My buddy Mike Z passed along a portion of a job description from a local broadcasting company in upstate NY:
“Expected to log onto the computer on a daily basis and use department electronic mail and message boards to receive and send messages important to the department’s objectives. Also, expected to check mailbox, voice mail and e-mail messages periodically throughout the day.”
I suggest they add the following, just so there’s no gray area: “Upon arrival each day, expected to greet co-workers, proceed to assigned workspace, and sit in chair. Also expected to consume food, drink coffee (or other preferred beverage) and take potty breaks at established intervals throughout the day.”
Compelling content will drive word of mouth for your brand, even if that content is irreverant and in the form of *gasp* a 30-second spot on broadcast TV. Exhibit A: McDonald’s talking fish.
YouTube views of most popular posting of the spot: 246,757 <warning: this tune will stick in your head like spackling paste>
Google blog search results for “McDonald’s talking fish”: 29,921
Members of McDonald’s Filet O Fish Commercial fan club on Facebook: 289
The spot’s been running for two weeks.
Or maybe it was just two space satellites ramming into each other. A disturbing thought.
Catchy headline, eh?
Was in Montpelier, VT this past weekend for a family wedding, and was fortunate enough to catch, from our hotel room window, the tail end (so to speak) of a nude bike race through town to protest rising gas prices and oil consumption.
Today, Ad Age reports that GM is considering selling off its Hummer brand. Coincidence? I don’t think so.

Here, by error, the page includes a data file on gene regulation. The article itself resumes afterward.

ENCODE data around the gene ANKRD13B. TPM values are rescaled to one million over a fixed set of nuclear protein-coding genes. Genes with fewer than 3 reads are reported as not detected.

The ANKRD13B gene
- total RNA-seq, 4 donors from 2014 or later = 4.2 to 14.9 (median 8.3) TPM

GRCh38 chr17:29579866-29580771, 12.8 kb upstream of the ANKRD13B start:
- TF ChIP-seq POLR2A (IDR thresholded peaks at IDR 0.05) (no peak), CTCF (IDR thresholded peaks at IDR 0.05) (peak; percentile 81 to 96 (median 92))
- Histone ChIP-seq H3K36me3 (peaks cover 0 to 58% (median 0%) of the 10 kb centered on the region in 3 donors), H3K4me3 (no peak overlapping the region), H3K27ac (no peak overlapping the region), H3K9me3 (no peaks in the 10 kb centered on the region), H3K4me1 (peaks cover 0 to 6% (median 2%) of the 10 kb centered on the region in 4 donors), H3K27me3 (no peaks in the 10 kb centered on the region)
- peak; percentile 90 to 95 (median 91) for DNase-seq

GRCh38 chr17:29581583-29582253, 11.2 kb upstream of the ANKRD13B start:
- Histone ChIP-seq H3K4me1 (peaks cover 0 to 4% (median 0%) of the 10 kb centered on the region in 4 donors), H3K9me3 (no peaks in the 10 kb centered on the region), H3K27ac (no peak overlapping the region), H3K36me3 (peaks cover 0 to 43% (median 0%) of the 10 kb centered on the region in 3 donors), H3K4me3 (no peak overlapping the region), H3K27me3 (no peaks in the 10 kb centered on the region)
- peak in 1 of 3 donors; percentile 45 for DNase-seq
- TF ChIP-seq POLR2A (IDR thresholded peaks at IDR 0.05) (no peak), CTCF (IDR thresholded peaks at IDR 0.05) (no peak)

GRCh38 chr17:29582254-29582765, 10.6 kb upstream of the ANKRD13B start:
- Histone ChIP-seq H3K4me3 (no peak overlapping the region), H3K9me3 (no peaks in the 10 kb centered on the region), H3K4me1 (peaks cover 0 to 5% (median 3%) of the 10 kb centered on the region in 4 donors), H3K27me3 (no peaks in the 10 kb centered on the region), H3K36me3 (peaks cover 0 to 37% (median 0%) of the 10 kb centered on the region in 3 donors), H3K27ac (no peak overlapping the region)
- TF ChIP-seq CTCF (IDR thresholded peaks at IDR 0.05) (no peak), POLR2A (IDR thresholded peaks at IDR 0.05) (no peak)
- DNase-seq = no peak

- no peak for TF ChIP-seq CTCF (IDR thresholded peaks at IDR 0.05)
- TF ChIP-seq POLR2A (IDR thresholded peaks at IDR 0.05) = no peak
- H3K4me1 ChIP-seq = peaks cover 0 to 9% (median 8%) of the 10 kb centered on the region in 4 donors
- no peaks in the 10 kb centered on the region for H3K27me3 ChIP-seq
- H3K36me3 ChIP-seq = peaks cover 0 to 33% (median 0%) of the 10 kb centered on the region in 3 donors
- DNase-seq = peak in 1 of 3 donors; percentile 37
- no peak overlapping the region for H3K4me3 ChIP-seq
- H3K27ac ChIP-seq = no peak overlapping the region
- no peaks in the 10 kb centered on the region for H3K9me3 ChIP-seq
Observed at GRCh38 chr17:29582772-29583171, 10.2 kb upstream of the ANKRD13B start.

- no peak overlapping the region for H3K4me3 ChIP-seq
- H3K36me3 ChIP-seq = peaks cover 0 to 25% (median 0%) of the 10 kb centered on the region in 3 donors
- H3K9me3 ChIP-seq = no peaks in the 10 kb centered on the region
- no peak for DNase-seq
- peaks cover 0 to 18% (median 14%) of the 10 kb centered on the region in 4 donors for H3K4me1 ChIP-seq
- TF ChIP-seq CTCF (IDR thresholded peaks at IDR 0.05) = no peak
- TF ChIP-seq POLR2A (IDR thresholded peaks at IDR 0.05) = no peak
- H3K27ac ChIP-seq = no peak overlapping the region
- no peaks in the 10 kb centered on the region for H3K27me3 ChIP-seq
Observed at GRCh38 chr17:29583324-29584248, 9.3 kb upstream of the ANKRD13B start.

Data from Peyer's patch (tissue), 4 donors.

I’ve been getting the usual stream of spam comments on my blog, but lately they’ve followed a new trend: all the poseur/posters have Greek names. What’s behind this new tactic in the spammers’ playbook? Do studies show that people are more likely to click on links from Greeks? Why am I being subjected to the wrath of these ancient gods? Evripides, Athones, Aikos, please explain yourselves. Oh, never mind – I just jettisoned you to WordPress’ version of Hades.
From WordPress’s metrics page under search terms used to find my blog:
“microwave popcorn and facial swelling”
I don’t remember writing about that.
WASHINGTON (AP) — All sleeping pills, including the blockbusters Ambien and Lunesta, may sometimes cause a bizarre but dangerous side effect — sleep-driving, the Food and Drug Administration warned Wednesday.
It’s like sleepwalking but behind-the-wheel: driving while not fully awake after using a sleeping aid — with no memory of doing so.
The FDA ordered the makers of 13 products to strengthen warnings on their labels about two rare but serious side effects:
• Sleep-driving, along with other less dangerous “complex sleep-related behaviors” — like making phone calls or fixing and eating food while still asleep.
• And life-threatening allergic reactions, as well as severe facial swelling, both of which can occur the first time the pills are taken.
I would hope that some savvy pharma marketer somewhere can turn these developments into a catchy new direct-to-consumer promotion – maybe a mashup of Lunesta’s soothing butterfly with the Ford Edge campaign. But we shouldn’t joke about these things. Seriously.